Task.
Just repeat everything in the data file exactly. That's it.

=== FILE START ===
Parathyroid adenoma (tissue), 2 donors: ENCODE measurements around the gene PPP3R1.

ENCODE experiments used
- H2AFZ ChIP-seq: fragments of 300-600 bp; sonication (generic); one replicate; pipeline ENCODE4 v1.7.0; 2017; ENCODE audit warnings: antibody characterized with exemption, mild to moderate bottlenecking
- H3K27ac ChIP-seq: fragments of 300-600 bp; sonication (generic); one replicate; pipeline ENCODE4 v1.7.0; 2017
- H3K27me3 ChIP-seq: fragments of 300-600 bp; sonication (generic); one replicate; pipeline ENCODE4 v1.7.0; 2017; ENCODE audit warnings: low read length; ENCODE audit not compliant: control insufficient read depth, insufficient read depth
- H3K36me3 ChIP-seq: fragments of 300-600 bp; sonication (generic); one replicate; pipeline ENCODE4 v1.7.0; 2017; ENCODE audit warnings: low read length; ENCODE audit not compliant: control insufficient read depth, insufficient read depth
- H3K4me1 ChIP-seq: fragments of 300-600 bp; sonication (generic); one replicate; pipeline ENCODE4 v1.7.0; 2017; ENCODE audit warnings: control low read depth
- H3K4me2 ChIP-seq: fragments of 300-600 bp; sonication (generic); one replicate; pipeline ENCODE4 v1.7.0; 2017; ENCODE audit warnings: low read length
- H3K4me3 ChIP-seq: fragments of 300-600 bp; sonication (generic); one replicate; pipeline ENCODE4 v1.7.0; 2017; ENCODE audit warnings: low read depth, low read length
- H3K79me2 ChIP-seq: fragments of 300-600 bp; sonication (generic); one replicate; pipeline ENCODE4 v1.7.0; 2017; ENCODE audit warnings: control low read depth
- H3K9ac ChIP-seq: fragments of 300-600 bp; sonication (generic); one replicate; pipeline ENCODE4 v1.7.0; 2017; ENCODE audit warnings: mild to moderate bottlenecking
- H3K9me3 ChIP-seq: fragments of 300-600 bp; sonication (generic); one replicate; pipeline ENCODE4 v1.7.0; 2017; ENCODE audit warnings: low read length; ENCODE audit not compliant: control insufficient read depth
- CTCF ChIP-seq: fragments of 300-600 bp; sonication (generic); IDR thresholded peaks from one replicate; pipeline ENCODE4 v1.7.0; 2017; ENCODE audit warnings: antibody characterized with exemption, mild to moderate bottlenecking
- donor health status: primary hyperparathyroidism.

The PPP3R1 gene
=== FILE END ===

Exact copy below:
Parathyroid adenoma (tissue), 2 donors: ENCODE measurements around the gene PPP3R1.

ENCODE experiments used
- H2AFZ ChIP-seq: fragments of 300-600 bp; sonication (generic); one replicate; pipeline ENCODE4 v1.7.0; 2017; ENCODE audit warnings: antibody characterized with exemption, mild to moderate bottlenecking
- H3K27ac ChIP-seq: fragments of 300-600 bp; sonication (generic); one replicate; pipeline ENCODE4 v1.7.0; 2017
- H3K27me3 ChIP-seq: fragments of 300-600 bp; sonication (generic); one replicate; pipeline ENCODE4 v1.7.0; 2017; ENCODE audit warnings: low read length; ENCODE audit not compliant: control insufficient read depth, insufficient read depth
- H3K36me3 ChIP-seq: fragments of 300-600 bp; sonication (generic); one replicate; pipeline ENCODE4 v1.7.0; 2017; ENCODE audit warnings: low read length; ENCODE audit not compliant: control insufficient read depth, insufficient read depth
- H3K4me1 ChIP-seq: fragments of 300-600 bp; sonication (generic); one replicate; pipeline ENCODE4 v1.7.0; 2017; ENCODE audit warnings: control low read depth
- H3K4me2 ChIP-seq: fragments of 300-600 bp; sonication (generic); one replicate; pipeline ENCODE4 v1.7.0; 2017; ENCODE audit warnings: low read length
- H3K4me3 ChIP-seq: fragments of 300-600 bp; sonication (generic); one replicate; pipeline ENCODE4 v1.7.0; 2017; ENCODE audit warnings: low read depth, low read length
- H3K79me2 ChIP-seq: fragments of 300-600 bp; sonication (generic); one replicate; pipeline ENCODE4 v1.7.0; 2017; ENCODE audit warnings: control low read depth
- H3K9ac ChIP-seq: fragments of 300-600 bp; sonication (generic); one replicate; pipeline ENCODE4 v1.7.0; 2017; ENCODE audit warnings: mild to moderate bottlenecking
- H3K9me3 ChIP-seq: fragments of 300-600 bp; sonication (generic); one replicate; pipeline ENCODE4 v1.7.0; 2017; ENCODE audit warnings: low read length; ENCODE audit not compliant: control insufficient read depth
- CTCF ChIP-seq: fragments of 300-600 bp; sonication (generic); IDR thresholded peaks from one replicate; pipeline ENCODE4 v1.7.0; 2017; ENCODE audit warnings: antibody characterized with exemption, mild to moderate bottlenecking
- donor health status: primary hyperparathyroidism.

The PPP3R1 gene